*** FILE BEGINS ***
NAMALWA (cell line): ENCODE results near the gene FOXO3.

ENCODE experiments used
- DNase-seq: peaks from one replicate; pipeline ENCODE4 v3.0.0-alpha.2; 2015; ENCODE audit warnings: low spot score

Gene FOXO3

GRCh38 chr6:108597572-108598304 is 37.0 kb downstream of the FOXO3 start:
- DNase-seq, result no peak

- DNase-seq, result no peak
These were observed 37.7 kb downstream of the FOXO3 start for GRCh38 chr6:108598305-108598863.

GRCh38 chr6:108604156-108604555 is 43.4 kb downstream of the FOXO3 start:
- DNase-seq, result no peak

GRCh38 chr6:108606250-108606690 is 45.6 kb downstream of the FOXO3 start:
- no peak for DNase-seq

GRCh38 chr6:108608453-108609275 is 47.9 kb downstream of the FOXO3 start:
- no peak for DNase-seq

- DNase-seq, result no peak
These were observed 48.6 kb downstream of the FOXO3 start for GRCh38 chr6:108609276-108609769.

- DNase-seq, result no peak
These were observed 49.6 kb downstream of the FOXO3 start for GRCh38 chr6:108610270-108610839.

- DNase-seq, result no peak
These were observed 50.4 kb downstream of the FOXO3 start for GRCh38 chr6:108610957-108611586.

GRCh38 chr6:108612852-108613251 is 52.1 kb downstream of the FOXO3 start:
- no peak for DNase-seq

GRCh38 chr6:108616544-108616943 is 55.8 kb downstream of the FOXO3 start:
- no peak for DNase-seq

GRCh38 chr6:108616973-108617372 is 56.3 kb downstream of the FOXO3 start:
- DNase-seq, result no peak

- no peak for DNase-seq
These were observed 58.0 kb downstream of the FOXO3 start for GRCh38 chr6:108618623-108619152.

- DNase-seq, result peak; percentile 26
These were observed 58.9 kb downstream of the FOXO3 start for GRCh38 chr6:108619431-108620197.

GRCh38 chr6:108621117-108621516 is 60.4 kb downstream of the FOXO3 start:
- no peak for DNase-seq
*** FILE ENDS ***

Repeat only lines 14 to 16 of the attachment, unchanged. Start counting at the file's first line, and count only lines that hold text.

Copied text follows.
- no peak for DNase-seq

- DNase-seq, result no peak
These were observed 48.6 kb downstream of the FOXO3 start for GRCh38 chr6:108609276-108609769.